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Collagen IV and the Aspirnauts

Posted by on Monday, December 4, 2023 in featured.

By: Bryce Emanuel, Evolutionary Studies undergraduate communications assistant

Sergei Boudko, a research assistant professor of Medicine in the Division of Nephrology and Hypertension, recently published a paper, Collagen IV of basement membranes: IV. Adaptive mechanism of collagen IV scaffold assembly in Drosophila. Boudko earned his Master’s degree in Applied Physics and Mathematics from the Moscow Institute of Physics and Technology and a Ph.D. from the University of Basel in Switzerland.Sergei in glasses smiling with a blue shirt

Boudko is interested in collagen IV which is made up of three polypeptide chains. These chains can form a network that acts as a mesh to allow the kidney to function as a filter. Collagen IV has been implicated in health and kidney diseases such as Alport syndrome (genetic), Goodpasture disease (autoimmune), and diabetic nephropathy (kidney complications in diabetes). These diseases may lead to kidney failure. Boudko seeks to characterize collagen IV and how it forms the mesh network that acts as a filter to the kidney.

In a 2016 paper, the group found that chloride signaling was integral to the assembly of collagen IV scaffolding. Boudko is particularly interested in how the mesh is formed through a particular crosslink called NC1- NC1 bonds. This type of crosslink is found primarily in collagen IV. Boudko’s collaborator, research assistant professor Elena Pokidysheva, found that the kidney had to have been formed with this meshwork already in place. This is evidenced by a high chloride concentration that drives the formation of the alpha links of the collagen IV meshwork.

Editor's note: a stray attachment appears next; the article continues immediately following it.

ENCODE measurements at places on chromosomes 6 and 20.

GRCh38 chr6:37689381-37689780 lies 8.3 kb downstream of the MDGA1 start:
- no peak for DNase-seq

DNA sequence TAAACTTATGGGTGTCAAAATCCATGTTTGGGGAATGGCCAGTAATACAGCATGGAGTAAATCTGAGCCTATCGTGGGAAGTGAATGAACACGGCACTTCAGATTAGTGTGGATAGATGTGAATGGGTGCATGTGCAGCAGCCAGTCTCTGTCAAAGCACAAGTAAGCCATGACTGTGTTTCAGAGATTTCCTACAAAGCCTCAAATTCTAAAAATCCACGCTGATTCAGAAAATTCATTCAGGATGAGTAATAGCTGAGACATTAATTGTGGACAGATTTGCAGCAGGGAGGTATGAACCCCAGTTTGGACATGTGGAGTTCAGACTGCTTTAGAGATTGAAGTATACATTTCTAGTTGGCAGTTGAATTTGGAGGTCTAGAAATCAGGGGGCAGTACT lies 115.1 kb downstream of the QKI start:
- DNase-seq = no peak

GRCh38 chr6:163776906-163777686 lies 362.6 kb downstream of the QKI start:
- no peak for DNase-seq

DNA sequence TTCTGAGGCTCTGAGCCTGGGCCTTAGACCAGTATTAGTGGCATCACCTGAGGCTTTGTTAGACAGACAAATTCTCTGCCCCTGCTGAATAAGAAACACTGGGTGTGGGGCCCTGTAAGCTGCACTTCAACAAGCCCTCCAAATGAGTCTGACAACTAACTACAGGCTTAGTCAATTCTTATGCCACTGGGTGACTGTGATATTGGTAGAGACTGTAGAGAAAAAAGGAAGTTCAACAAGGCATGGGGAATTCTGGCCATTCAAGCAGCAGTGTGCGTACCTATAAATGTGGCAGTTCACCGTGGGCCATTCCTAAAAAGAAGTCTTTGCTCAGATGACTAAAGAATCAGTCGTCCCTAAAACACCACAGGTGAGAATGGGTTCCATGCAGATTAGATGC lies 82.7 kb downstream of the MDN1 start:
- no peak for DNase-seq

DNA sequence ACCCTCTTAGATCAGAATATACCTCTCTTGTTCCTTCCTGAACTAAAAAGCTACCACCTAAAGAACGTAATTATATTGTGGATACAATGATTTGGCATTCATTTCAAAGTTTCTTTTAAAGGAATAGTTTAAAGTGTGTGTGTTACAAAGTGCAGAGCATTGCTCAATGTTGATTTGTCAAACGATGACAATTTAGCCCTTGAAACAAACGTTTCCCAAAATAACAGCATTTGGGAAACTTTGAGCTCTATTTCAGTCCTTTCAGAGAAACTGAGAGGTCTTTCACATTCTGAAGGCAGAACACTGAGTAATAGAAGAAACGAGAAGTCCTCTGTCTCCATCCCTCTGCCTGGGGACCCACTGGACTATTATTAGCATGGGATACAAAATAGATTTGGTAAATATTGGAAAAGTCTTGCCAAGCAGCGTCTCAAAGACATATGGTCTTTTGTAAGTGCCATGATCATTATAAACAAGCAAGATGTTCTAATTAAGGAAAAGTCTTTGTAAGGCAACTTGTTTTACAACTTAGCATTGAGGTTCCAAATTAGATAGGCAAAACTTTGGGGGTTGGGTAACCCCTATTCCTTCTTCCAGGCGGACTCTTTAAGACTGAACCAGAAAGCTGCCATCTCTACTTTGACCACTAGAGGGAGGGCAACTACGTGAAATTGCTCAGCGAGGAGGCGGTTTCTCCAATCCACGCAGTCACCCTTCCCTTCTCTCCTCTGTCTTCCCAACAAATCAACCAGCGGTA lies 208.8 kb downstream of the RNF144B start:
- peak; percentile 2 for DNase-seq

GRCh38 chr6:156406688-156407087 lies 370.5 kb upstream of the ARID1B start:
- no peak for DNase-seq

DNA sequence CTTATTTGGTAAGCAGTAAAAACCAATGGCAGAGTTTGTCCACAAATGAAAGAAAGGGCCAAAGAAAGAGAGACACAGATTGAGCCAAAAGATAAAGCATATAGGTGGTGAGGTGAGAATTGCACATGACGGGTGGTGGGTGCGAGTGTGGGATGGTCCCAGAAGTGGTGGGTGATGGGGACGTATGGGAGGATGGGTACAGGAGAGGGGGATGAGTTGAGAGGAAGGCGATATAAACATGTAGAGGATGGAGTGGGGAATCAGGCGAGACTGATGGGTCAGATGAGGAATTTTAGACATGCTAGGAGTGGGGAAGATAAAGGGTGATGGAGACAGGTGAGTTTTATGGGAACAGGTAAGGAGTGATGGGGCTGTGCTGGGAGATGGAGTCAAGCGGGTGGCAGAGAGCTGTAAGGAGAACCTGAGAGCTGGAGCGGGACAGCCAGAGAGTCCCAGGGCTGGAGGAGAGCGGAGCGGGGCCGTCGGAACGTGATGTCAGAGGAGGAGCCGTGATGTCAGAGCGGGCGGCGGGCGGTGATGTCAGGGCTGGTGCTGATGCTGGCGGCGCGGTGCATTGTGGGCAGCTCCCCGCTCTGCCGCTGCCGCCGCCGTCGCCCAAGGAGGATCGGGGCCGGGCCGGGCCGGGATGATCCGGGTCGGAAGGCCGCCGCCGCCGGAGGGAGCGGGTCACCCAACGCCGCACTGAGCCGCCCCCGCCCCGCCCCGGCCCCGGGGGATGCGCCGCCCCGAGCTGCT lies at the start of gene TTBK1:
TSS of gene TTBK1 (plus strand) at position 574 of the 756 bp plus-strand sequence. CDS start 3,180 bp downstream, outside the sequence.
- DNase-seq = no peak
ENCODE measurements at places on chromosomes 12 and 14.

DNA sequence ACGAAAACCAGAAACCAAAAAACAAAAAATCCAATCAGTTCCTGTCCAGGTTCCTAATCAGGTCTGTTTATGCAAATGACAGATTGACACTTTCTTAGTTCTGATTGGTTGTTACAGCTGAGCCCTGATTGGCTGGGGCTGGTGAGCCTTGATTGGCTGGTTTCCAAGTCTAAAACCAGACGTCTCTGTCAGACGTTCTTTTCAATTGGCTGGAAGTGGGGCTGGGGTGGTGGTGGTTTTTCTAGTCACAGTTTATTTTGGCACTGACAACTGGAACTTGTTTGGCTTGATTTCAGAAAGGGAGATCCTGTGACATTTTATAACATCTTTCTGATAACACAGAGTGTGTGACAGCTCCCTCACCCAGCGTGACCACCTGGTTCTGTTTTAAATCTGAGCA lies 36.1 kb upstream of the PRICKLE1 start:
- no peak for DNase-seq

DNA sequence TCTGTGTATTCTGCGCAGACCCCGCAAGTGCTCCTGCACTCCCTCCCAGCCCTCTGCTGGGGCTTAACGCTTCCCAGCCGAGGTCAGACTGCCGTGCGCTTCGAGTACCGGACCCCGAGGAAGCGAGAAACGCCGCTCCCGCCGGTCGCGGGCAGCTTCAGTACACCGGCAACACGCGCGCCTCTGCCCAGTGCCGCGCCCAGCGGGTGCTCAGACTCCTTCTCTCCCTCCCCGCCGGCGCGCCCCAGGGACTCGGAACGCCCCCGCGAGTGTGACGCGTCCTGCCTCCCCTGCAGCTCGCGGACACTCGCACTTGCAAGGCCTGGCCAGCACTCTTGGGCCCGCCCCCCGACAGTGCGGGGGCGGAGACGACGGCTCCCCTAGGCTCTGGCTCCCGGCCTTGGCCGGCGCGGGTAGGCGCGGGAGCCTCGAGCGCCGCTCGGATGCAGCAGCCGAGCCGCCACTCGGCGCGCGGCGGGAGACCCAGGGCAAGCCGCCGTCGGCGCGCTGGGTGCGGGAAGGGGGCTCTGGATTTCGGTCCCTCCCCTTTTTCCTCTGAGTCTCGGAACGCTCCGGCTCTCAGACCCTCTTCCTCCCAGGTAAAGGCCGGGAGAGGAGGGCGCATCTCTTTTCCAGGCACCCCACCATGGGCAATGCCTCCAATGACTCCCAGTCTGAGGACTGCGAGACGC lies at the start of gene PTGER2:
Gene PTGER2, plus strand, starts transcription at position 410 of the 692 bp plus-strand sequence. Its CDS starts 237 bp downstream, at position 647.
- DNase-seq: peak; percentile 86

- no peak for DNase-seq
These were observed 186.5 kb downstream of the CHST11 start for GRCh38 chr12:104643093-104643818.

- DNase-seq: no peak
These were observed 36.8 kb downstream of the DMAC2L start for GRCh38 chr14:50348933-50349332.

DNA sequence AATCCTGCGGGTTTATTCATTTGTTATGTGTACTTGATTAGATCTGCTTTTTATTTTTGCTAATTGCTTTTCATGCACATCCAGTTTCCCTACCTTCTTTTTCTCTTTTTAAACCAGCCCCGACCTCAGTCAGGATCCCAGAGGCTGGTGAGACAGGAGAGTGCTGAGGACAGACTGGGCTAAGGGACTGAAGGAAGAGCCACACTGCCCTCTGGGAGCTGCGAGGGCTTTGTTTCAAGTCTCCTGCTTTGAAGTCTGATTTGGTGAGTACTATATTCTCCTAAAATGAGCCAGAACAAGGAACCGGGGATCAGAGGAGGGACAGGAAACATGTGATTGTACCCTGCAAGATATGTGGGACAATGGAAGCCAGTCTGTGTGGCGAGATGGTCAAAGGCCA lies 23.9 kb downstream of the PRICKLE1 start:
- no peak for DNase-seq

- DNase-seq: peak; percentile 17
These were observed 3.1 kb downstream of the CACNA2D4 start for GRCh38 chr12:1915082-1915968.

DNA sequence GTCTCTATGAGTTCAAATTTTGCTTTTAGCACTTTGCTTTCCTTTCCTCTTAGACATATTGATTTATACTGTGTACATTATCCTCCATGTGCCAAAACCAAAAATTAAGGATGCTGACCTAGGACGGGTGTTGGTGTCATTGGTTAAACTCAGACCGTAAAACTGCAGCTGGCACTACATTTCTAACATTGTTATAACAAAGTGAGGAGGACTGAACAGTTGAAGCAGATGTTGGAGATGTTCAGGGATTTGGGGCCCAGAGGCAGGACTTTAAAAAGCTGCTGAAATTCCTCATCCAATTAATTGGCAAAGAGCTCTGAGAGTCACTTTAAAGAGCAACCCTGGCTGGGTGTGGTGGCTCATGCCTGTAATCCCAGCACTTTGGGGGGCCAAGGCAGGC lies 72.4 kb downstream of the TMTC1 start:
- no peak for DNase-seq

Boudko’s research is novel in that he uses evolution as a lens by which researchers can examine the kidney. It was Boudko’s team that discovered collagen IV is found in a wide variety of organisms, leading to a better understanding of the relationship between humans and other species. Boudko used two methods by which to understand how collagen IV manifests in other species, as well as humans.

The first, is through characterization of the manner by which collagen IV links to form a mesh. Boudko’s collaborator, Elena Pokidysheva,  examines the manner by which collagen IV has assembled through evolution. This is in service to understanding where the individual components of collagen IV appeared in evolution. Using evolution as a lens to characterize collagen IV, not only helps to better understand where humans came from, but can also help us to use more representative models of organisms to better understand collagen IV and its makeup.

Aspirnauts spend almost 6 weeks helped to contribute to the paper, with 25 high school students interested in science, (during publishing of the paper they were in high school). Boudko, when asked how he wanted to publish his Editor’s pick paper on chloride pressure, made sure to have each and every student who helped to contribute to the research with a biography and a headshot. Boudko hopes that in the future, his characterization of the genetic mechanisms by which the collagen IV forms the meshwork of the kidney, there can be interventions implemented that can address the implications of autoimmune diseases that have been found to affect the formation of the collagen IV meshwork. 

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